The one-minute warning flashed on the door panel, and my adrenalin kicked in. I wasn’t supposed to be out here, and the wrongness was like an over-sized raincoat that no amount of belt-tightening could make fit. 

“Are you sure you’re okay with this, Ava?” Lornie had asked. I blinked, driving the memory away. We needed medical supplies. But the combats had been cut off, leaving our community in an unusual situation of needing to fend for itself. Their message had been garbled due to interference, but it was clear something had kicked off. It happened from time to time; the natural ebbs and flows of power and ownership of the surrounding districts were nothing new. The fact remained that the combats would not be returning for several days, possibly weeks.

I was the best of the remaining residents, which wasn’t saying much. 

My past life—the one I had been born to—was long gone. My parents were wealthy, and my life a coveted one. They had aspirations for me; I had plenty myself.

That once joyous future had died along with them. 

The harsh reality of anarchy was that it cared little for who you once were. The good, the bad, the rich, and the poor held no context in the bounds of chaos. I had watched mothers fight over food in those dark days following the collapse. They might have been friends once in the old world, but not anymore. The need to survive ripped everything else away, considerations, respect, even love, they held no sway when your baby was so hungry it had barely the energy to cry. 

Things were better now—a little.

The ten-second count sent a spike to my heart-rate. The belief that I could do this and the determination that I must surely die went to war inside my head.

The hiss of the outer door opening dropped the entire self-discussion because it was now very pointless.

A strange calm replaced the panic. It was dark, and the air felt sharp and cold. It had been so long since I’d felt air on my face and in my lungs, real air, not the processed, filtered stuff inside, that I was cast back to my childhood, and the garden at my home. The memory was so vivid I could almost feel the springy grass beneath my bare toes and smell the sweet scent of honeysuckle from the bush growing along the old stone wall enclosing the sunny courtyard.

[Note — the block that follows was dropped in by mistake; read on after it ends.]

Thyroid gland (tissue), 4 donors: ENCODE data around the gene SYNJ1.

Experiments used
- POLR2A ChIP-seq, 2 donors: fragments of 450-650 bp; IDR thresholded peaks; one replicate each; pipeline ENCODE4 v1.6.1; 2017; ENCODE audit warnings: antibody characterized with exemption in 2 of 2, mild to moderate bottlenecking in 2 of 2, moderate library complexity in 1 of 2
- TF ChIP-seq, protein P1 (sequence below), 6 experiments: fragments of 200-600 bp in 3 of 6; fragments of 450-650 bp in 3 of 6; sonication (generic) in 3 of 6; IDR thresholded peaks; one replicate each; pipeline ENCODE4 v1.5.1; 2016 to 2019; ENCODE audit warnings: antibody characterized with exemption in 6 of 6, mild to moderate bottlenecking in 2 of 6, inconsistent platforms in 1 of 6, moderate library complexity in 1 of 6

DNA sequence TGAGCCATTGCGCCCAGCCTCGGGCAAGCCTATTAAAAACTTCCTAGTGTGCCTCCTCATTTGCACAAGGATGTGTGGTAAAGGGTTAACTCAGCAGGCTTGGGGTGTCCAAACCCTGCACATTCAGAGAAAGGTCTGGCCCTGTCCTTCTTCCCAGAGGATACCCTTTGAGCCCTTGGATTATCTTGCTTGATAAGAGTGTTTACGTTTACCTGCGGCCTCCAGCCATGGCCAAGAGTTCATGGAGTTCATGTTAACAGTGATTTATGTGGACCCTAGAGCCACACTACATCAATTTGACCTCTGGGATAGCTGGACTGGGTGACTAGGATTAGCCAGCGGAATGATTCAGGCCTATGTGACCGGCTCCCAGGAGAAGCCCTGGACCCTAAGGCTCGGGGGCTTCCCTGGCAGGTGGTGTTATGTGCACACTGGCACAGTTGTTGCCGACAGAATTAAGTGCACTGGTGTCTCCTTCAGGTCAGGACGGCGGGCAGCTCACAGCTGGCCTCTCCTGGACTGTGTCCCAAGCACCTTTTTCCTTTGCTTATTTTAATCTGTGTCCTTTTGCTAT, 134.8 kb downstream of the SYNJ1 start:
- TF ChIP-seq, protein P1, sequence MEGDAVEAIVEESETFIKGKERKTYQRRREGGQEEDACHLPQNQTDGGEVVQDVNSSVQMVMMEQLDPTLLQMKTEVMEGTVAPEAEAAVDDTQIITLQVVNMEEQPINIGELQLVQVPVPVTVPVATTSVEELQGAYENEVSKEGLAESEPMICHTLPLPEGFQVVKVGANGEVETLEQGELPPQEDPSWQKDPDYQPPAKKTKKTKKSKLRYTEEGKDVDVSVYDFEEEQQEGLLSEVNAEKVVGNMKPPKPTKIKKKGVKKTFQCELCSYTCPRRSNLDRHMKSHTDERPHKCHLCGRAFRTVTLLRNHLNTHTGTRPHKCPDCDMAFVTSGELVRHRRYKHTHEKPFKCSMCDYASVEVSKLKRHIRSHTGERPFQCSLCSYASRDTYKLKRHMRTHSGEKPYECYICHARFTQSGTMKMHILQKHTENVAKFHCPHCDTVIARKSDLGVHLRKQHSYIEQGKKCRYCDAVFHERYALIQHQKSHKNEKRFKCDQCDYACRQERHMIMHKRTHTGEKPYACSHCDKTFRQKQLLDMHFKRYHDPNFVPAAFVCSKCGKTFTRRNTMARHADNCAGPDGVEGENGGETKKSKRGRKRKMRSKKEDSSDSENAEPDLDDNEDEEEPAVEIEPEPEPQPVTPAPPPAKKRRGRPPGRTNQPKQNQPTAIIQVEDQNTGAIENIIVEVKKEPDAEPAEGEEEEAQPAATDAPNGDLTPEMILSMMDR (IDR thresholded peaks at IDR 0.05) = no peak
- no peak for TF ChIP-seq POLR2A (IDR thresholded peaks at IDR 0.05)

The stench of diesel drifted on the air, thrusting me back to the present with an unpleasant jolt. 

I stepped outside and turned to watch the steel outer-door close behind me, sealing access. Separation became a crushing weight. I was here now, on the streets, and I would not be going back until I had gotten what was needed.

A deep breath helped as I surveyed the immediate area. It was wet, and although it wasn’t raining now, the air held moisture like it could turn at any moment. There was no one nearby; the surveillance before leaving had indicated this, but it could change, and like the weather, it could change at any moment. 

I knew the route by memory, and with a final lingering glance at that sealed door, I headed off.

Excerpt, Owned: A Post-apocalyptic romance © L.V. Lane

If you enjoyed Prey, you will be pleased to know I've been busy working on the second book for Priya.

Pre-order will be available soon...Here is a little teaser :)

On parting ways with Margot, I round the corner…and collide with a moving wall.


All the air leaves my lungs, and I stagger backward a step before landing on my ass.

I look up, a long way up, where I lock eyes with Brook. Another equally impressive lad stands to his right, his older brother, Caden.

They are both Alphas, both being trained personally by Hawthorn, the stern captain of our household guard. Caden’s hair is a sun-kissed brown that curls where it meets his forehead and collar—Brook’s is a shade darker. They have even, pleasing features, and Margot isn’t the only young miss who turns beet-red if either lad so much as glances their way.

I’ve seen my mother's maid Giselle giving both of them the come-hither smirk…A scowl furrows my brow as I blink up at them. “What are pig farmers doing in this part of the castle?” I demand waspishly. They are no longer pig farmers, but they were once pig farmers, and Giselle's mischief earlier has put me in a poor mood.

Ignoring my question, Brook turns to his older brother for direction. “Should I help her up?”

Caden shakes his head. “Nah, haughty brat will dob us in for touching her prissy ass. I’m not getting a whipping because she can’t look where she’s going.”

“Good point,” Brook agrees.

Without further ado, they step around me and continue along the corridor, falling into a conversation about an upcoming patrol.

Excerpt, Prize © L.V. Lane